COBRA is a GPI-anchored protein that was identified based on aberrant cell growth in roots and reduced cellulose content in a corresponding mutant (Schindelman et al., 2001). A detailed analysis revealed that cellulose is not properly deposited in the cell wall due to the lack of this membrane-anchored protein (Fig. 1). Cellulose is a major determinant of the direction of cell growth, as the microfibrils align transversely to the axis of cell elongation (Taiz, 1984). The orientation of cellulose microfibrils is critical, as they are thought to be the load-bearing structure of the cell wall, in combination with hemicelluloses, and resist the turgor-driven cell enlargement (Carpita and Gibeaut, 1993). Thus, the disoriented cellulose deposition in cobra mutants may explain the misshaped cells in elongating root tissue. The orientation of the microtubule cytoskeleton and the movement of the rosette complexes synthesizing cellulose in the membrane have been shown to be strikingly similar, and it was assumed that cortical microtubules define the movement of the rosettes (Giddings and Staehelin, 1988). Interfering with the microtubule cytoskeleton by mutations or application of cytotoxic drugs also led to aberrant cellulose deposition (Burk and Ye, 2002; Baskin et al., 2004). Together, these data suggest that COBRA relays the positional information on the microtubule cytoskeleton to the cellulose synthase complexes and therefore is involved in establishing a continuum between the cytoskeleton and the cell wall (Roudier et al., 2005).

Pro-Rich Extensin-Like Receptor Kinases

A direct interaction with cell wall polysaccharides appears also to be established by the membrane-associated Pro-rich extensin-like receptor kinases (PERKs). Pro-rich proteins and extensins (Hyp-rich glycoproteins) are structural cell wall proteins known to insolubilize in the cell wall (Cassab, 1998; Held et al., 2004), and the extracellular domains of PERKs resemble these proteins (Nakhamchik et al., 2004). The best-studied PERK4 of Arabidopsis is effectively extracted by pectinase treatment, indicating a possible interaction with pectin (Bai et al., 2009). On the functional level, the Arabidopsis perk4 mutation induces a long-root phenotype caused by an increased cell length, indicating that PERK4 negatively influences cell elongation. The perk4 mutant also shows a decreased sensitivity to abscisic acid (but not other hormones) with respect to root growth, Ca2+ channel currents, and cytosolic free Ca2+ levels (Bai et al., 2009). Ca2+ is an important signaling component, and mechanostimulation leads to changes in Ca2+ fluxes (Nakagawa et al., 2007). Increased Ca2+ influx induces the production of reactive oxygen species, which induce again Ca2+ influx and pH changes on both sites of the plasma membrane that affect cell wall extension (Fig. 1; Foreman et al., 2003; Takeda et al., 2008; Monshausen et al., 2009). Together, these data allow for the (admittedly speculative) model in which PERKs, covalently linked to the cell wall, sense mechanical stresses in the cell wall and influence Ca2+ fluxes across the membrane that modulate a number of cell wall-related processes, resulting in the alteration of cell (wall) growth.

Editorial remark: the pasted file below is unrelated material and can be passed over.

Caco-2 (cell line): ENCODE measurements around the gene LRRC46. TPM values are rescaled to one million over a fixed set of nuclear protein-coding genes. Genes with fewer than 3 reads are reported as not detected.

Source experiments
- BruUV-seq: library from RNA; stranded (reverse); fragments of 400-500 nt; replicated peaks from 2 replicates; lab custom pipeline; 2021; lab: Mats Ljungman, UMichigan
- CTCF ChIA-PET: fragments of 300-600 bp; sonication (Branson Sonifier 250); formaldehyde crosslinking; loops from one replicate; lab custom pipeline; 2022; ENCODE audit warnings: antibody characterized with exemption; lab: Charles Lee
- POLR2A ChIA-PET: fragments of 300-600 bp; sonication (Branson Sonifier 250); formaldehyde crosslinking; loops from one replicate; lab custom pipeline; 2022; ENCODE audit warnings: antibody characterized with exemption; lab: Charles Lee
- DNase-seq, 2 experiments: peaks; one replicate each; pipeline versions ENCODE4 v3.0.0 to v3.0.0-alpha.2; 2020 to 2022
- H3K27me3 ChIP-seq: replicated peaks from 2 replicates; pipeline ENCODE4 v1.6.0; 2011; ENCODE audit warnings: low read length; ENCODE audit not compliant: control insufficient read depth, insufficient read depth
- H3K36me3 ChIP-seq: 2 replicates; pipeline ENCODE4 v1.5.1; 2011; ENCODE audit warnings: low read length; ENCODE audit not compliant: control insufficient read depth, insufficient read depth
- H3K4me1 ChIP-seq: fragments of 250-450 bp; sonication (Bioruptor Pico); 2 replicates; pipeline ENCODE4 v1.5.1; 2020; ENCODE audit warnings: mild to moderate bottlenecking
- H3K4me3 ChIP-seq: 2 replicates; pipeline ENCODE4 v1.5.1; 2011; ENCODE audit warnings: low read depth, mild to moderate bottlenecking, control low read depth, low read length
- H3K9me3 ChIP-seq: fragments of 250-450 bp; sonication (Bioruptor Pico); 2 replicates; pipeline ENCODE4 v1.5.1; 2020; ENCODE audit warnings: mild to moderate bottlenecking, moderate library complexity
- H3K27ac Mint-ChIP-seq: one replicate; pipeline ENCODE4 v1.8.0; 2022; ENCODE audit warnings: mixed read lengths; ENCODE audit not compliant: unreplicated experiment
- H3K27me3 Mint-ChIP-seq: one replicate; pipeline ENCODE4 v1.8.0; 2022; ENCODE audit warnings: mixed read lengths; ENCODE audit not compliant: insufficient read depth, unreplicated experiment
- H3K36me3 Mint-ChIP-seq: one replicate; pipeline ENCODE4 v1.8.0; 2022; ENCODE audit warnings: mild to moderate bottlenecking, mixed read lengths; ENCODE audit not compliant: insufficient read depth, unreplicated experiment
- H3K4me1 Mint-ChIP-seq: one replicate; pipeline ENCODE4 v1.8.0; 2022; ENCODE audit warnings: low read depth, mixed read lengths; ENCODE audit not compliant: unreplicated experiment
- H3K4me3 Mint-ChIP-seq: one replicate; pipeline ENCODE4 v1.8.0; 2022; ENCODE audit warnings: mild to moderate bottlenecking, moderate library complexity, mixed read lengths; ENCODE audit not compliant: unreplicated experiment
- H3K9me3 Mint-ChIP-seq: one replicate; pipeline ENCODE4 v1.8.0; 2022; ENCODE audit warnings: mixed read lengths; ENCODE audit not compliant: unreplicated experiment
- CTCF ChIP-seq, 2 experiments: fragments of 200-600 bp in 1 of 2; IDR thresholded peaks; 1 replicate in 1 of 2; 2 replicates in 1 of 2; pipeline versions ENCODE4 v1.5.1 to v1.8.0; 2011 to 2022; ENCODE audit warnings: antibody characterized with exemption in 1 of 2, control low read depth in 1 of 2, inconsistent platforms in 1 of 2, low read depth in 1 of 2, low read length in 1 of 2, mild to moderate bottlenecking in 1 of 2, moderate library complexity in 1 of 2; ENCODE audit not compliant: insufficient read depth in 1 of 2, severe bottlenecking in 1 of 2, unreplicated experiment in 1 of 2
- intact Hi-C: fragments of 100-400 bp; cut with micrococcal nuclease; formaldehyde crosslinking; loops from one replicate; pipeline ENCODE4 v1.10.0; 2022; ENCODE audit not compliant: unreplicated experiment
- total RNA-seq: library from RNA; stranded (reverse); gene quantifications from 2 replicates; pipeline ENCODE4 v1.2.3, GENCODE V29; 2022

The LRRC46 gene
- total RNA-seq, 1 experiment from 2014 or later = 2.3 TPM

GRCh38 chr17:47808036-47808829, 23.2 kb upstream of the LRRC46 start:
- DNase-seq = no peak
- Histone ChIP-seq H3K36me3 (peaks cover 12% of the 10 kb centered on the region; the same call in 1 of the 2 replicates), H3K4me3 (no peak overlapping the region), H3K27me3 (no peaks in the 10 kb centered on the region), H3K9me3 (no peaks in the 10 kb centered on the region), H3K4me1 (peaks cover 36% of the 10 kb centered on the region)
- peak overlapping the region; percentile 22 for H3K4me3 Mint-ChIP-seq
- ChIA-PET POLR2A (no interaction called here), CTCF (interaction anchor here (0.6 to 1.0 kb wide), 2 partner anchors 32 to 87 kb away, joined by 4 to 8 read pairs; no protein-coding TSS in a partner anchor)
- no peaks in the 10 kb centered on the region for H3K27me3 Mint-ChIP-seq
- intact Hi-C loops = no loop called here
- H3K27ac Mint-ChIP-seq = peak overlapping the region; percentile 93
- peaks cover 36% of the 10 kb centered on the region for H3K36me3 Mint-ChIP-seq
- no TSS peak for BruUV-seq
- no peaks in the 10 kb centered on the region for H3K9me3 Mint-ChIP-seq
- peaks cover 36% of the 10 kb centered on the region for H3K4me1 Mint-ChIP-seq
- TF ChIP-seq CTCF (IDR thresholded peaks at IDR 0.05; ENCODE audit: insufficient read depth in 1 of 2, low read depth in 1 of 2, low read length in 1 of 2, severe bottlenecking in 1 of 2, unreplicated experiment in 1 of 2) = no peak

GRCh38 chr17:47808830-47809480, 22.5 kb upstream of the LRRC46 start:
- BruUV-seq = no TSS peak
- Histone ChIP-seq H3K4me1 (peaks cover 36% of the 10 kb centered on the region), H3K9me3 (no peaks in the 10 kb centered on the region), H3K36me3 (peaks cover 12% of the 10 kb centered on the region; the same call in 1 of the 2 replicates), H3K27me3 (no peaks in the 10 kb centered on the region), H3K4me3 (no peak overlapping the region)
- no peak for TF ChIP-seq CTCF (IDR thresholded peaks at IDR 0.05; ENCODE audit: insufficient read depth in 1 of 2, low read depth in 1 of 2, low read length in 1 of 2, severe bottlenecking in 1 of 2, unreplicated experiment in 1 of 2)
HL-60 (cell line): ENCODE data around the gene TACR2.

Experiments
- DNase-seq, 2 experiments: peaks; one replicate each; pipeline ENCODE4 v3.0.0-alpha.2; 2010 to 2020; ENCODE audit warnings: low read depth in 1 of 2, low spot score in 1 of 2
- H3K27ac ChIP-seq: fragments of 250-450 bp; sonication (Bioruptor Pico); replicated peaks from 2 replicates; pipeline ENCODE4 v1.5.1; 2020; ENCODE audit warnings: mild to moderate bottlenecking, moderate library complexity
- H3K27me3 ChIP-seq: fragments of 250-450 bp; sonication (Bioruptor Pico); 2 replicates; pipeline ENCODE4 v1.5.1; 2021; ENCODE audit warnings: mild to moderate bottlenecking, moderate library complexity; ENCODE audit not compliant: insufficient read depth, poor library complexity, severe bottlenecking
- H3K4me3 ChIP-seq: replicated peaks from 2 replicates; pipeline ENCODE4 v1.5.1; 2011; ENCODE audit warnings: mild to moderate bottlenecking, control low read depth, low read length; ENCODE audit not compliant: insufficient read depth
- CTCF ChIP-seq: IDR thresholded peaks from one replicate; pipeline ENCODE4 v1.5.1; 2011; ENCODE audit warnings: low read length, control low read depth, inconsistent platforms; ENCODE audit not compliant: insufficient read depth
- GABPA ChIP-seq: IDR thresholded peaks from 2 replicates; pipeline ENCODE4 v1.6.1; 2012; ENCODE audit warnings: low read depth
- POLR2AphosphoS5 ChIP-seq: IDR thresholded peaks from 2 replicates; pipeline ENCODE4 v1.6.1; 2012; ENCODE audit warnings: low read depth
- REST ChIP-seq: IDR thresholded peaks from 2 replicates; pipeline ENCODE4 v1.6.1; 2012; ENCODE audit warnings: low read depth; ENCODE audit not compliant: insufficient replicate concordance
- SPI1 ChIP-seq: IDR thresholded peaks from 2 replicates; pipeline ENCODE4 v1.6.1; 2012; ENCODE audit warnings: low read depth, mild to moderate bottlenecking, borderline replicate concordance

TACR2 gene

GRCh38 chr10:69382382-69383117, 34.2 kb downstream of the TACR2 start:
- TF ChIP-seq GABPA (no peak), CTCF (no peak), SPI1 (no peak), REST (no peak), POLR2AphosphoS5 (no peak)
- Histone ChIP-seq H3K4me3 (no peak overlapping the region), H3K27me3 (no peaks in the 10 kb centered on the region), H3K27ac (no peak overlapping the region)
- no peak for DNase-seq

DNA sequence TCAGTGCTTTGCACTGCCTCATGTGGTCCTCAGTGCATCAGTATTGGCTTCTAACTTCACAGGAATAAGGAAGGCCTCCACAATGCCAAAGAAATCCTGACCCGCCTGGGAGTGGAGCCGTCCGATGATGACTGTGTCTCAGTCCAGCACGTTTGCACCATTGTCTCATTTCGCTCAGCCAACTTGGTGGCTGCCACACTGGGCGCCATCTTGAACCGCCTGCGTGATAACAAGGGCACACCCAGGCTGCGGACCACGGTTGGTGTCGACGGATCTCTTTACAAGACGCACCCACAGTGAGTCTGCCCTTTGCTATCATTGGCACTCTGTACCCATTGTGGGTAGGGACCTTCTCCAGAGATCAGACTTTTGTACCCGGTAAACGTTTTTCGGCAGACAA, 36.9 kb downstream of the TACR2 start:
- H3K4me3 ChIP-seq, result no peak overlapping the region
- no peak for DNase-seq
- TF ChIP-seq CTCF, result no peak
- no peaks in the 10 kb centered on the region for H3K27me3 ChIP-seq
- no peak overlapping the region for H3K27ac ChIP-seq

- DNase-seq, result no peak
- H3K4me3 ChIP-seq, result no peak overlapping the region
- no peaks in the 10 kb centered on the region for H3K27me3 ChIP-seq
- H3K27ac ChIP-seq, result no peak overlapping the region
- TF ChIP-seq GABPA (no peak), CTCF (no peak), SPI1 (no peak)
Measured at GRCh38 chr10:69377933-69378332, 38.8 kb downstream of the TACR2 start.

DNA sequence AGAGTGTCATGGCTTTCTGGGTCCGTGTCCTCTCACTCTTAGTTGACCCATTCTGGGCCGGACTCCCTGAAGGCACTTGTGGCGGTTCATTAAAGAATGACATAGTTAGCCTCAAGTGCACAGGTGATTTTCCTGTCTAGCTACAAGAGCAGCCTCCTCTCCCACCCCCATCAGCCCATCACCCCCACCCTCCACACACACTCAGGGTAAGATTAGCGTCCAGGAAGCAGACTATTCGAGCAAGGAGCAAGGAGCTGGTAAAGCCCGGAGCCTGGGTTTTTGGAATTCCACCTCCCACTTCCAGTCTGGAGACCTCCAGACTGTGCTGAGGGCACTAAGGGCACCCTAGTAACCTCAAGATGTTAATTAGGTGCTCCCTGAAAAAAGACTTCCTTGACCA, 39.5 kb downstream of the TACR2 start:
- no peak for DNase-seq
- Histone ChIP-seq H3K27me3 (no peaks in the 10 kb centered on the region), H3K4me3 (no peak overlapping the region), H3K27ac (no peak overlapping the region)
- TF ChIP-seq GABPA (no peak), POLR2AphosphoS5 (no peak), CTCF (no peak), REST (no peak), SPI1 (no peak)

Arabinogalactan-proteins (AGPs) belong to the family of Hyp-rich glycoproteins and consist of a rather small protein moiety that is highly glycosylated. AGPs can be classified according to the composition of the peptide backbone. Classical AGPs contain Hyp, Ser, Thr, and Gly. Nonclassical AGPs deviate considerably from classical ones in their sequence. AGPs usually have an N-terminal GPI anchor (Fig. 1; Showalter, 2001). As described above, different proteins that are attached to the plasma membrane via a GPI anchor have been shown to be involved in linking the intracellular and extracellular space and thus influence cell wall development (Gillmor et al., 2005; Roudier et al., 2005). Analysis of AGP function revealed important roles in cell expansion, proliferation, and differentiation (Showalter, 2001; Yang et al., 2007). AGPs have been shown to bind components of the cell wall. This interaction can be covalent and suggests that AGPs are able to physically link the plasma membrane and the cell wall (Kjellbom et al., 1997; Nothnagel, 1997; Kohorn, 2000). Recently, the analysis of tomato (Solanum lycopersicum) LeAGP1 revealed a mutual dependence of the distribution of LeAGP1 and the microtubule and F-actin cytoskeleton. Precipitating AGPs with the β-Yariv reagent affects microtubules and F-actin, and interfering with these cytoskeleton components changes the distribution of LeAGP1 in tobacco (Nicotiana tabacum) protoplasts (Sardar et al., 2006). These data suggest a link between the cytoskeleton and LeAGP1. Hence, GPI-anchored AGPs are likely not only involved in establishing a connection between the cell wall and the plasma membrane but appear to extend this to the cytoplasm, establishing a continuum that might serve as a means to relay information between the intracellular and extracellular compartments.